In this alternative past the civilisations of Egypt, Mesopotamia, the Indus Valley, and Pre-Columbian America might not have arisen spontaneously — almost out of nowhere — as the historians would have us believe. Instead we must consider the possibility that they could have benefited from a shared legacy of culture and knowledge handed down to them from an earlier civilisation — lost to memory — that was ancestral to them all. My research has led me to the conclusion that we human beings could indeed have forgotten a major episode of our own history.
I have argued that at around the end of the last Ice Age — earlier than 12, years ago — it is possible that a culturally advanced maritime civilisation flourished around the globe, primarily inhabiting protected coastlines close to the oceans. This culture was then effectively wiped out by the rapid sea-level rises — which would have been experienced as a series of cataclysmic floods — that accompanied the meltdown of the vast ice sheets that had covered millions of square miles of northern Europe and North America up to a depth of three miles thick for approximately the previous , years.
For reasons that I set out in my books, I regard it as almost beyond doubt that it is vivid and terrifying memories of the end of the last Ice Age — and of no later event — that are preserved in more than myths and legends from all around the world referring to super-floods that rose up to the height of mountains and that brought about the virtual extermination of mankind. Today archaeologists are beginning to find evidence of sites of previous human occupation far out to sea, where once there was dry land.
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It is here that I believe the incontrovertible remains of a lost civilisation are most likely to be found. Was it made by humans or is it a freak of nature? When was it above water, when was it submerged? If it is artificial then what might it have been used for? These questions have now expanded into a new book, Underworld , covering not only the controversial underwater monuments of Japan but other underwater structures, and mysterious megalithic sites above water all across the globe. This work, a decade in preparation, returns to the themes last dealt with in Keeper of Genesis , seeking further evidence for the continuation of a secret astronomical cult into modern times.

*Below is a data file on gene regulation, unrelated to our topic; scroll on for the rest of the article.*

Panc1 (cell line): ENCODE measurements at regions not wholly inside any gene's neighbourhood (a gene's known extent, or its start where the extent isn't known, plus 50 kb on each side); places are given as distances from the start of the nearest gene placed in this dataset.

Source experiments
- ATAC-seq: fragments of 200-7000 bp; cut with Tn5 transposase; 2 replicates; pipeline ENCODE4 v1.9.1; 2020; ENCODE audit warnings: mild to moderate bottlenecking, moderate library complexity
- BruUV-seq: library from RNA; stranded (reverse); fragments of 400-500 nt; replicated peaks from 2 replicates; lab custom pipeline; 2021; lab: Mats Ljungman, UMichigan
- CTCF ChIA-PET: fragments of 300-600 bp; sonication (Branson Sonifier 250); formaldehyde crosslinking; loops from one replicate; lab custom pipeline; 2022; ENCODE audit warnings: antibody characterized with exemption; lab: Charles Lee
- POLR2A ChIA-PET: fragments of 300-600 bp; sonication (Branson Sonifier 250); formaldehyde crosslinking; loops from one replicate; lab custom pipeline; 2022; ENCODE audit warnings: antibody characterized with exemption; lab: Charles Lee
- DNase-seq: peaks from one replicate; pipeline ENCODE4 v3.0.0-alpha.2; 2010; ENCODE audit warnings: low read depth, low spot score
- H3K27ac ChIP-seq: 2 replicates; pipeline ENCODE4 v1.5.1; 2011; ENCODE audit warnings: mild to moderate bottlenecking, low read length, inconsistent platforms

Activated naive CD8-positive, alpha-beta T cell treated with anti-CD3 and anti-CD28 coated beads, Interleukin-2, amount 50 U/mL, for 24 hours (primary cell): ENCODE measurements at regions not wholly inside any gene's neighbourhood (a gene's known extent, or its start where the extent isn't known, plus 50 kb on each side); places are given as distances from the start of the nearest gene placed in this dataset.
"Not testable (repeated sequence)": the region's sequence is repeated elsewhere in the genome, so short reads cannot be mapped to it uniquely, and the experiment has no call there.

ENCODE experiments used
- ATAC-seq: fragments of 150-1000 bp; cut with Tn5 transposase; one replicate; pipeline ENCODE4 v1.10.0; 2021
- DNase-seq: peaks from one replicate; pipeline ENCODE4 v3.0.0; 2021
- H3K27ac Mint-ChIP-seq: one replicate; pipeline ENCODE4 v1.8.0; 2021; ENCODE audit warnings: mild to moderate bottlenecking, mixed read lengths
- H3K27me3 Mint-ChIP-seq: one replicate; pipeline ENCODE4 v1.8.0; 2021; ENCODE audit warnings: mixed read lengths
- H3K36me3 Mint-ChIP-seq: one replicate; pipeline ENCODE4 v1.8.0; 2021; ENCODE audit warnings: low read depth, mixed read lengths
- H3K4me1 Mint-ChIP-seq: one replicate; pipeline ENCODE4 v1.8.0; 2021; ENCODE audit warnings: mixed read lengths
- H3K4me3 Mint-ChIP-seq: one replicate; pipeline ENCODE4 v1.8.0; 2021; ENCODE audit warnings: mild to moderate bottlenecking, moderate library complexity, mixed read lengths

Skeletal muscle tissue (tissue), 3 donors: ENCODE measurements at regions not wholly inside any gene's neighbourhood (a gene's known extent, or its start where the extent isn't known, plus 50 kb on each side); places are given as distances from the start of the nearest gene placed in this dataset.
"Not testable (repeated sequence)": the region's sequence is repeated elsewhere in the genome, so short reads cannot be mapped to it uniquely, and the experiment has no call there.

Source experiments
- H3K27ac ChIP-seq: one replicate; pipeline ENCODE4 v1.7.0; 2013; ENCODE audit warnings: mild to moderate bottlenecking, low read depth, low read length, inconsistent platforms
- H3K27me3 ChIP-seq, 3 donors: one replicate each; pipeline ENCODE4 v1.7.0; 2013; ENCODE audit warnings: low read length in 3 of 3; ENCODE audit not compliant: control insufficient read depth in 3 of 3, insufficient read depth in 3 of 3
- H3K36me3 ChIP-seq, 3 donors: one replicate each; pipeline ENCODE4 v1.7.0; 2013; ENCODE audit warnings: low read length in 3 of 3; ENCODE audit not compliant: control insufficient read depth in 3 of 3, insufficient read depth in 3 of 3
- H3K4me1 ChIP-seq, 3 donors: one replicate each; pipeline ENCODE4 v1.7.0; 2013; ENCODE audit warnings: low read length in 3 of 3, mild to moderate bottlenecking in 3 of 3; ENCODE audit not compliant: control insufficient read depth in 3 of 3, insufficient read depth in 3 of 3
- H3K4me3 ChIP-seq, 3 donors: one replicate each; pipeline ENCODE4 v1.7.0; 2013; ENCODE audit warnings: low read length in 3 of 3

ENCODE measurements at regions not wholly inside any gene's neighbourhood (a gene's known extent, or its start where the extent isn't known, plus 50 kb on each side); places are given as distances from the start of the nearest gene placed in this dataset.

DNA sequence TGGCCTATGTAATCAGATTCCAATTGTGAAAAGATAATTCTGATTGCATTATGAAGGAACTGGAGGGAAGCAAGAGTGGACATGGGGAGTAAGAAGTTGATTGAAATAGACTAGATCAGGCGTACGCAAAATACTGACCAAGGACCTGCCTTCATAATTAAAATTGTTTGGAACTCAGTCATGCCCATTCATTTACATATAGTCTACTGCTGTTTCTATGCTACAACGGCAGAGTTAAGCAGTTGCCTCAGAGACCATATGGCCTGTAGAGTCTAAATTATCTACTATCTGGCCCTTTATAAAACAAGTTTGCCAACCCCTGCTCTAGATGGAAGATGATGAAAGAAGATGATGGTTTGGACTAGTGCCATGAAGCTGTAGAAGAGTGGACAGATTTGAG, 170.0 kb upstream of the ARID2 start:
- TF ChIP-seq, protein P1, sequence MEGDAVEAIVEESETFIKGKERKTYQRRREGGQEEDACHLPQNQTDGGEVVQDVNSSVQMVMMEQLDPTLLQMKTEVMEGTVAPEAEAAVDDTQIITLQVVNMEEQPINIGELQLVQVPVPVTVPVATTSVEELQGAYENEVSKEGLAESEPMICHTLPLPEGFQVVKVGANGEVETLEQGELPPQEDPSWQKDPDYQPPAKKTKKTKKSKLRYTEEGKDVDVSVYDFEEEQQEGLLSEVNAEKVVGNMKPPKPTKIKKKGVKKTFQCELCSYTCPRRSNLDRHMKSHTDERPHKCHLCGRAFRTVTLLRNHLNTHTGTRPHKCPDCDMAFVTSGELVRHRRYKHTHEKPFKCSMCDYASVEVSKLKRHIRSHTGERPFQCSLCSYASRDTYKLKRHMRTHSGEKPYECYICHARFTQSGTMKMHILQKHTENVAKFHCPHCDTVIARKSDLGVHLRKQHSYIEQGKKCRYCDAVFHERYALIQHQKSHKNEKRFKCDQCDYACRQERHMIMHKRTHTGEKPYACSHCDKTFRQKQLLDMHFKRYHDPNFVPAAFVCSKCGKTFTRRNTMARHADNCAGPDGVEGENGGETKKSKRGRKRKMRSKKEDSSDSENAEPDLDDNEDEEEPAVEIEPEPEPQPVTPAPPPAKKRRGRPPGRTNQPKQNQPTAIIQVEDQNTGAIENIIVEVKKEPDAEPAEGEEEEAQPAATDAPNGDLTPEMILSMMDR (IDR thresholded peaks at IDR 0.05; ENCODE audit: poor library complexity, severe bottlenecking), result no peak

It is a roller-coaster intellectual journey through the back streets and rat runs of history to uncover the traces in architecture and monuments of a secret religion that has shaped the world.
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In I published what was to be my last non-fiction book for some time — Supernatural: Meetings with the Ancient Teachers of Mankind. Since I have been expanding my writing in the direction of fiction.
- Evolution, Me & Other Freaks of Nature by Robin Brande | ohyqukecew.cf: Books.
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My first novel, Entangled , is a tale of fantasy, adventure, time-travel and psychedelics. Aug 28, Minutes Young Adult Buy. Aug 28, Minutes Young Adult. Your best friend hates you. The guy you liked hates you. Your entire group of friends hates you. All because you did the right thing. Welcome to life for Mena, whose year is starting off in the worst way possible.
And when Ms.
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Shepherd begins the unit on evolution, school becomes more dramatic than Mena could ever imagine. Q: What prompted you to write this book? I grew up in a fundamentalist religion, and learned that Genesis was the only explanation for how the universe was created. Later, when I heard about evolution, I had to reconcile my religious beliefs with the plain facts in front of my face. Q: How did your experience with your own church influence the story? One of the things I appreciate about my religious upbringing is that it inspired me to read the Bible every day.
I love to find ways to incorporate Bible stories into my novels, as I did in this one.
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But the downside of my early church experiences is that I saw how some people use religion as an excuse for their own prejudices and hate. And like Mena, I was banished from my church when I was a teenager, though my crime was far more ridiculous and less noble than hers. Q: Why do you think this topic is of such interest to so many Americans right now?
Science is messy. Science is always in your face, making you question the things you thought you already knew. For me, believing in both God and science makes sense. Science is a way of honoring the creation of our universe by discovering as much as we possibly can about it.
Evolution is part of that explanation. Q: Like Ms. Shepherd, do you need your daily fix of Starbucks before you can start writing? I absolutely must have my Starbucks fix every morning. Q: While growing up did you raise puppies like the Connor family? I wish! I had to wait until I was an adult. Last summer my good and faithful Labrador retriever died, and I had to get a new puppy right away before my heart broke to smithereens. Join Reader Rewards and earn your way to a free book! Join Reader Rewards and earn points when you purchase this book from your favorite retailer.
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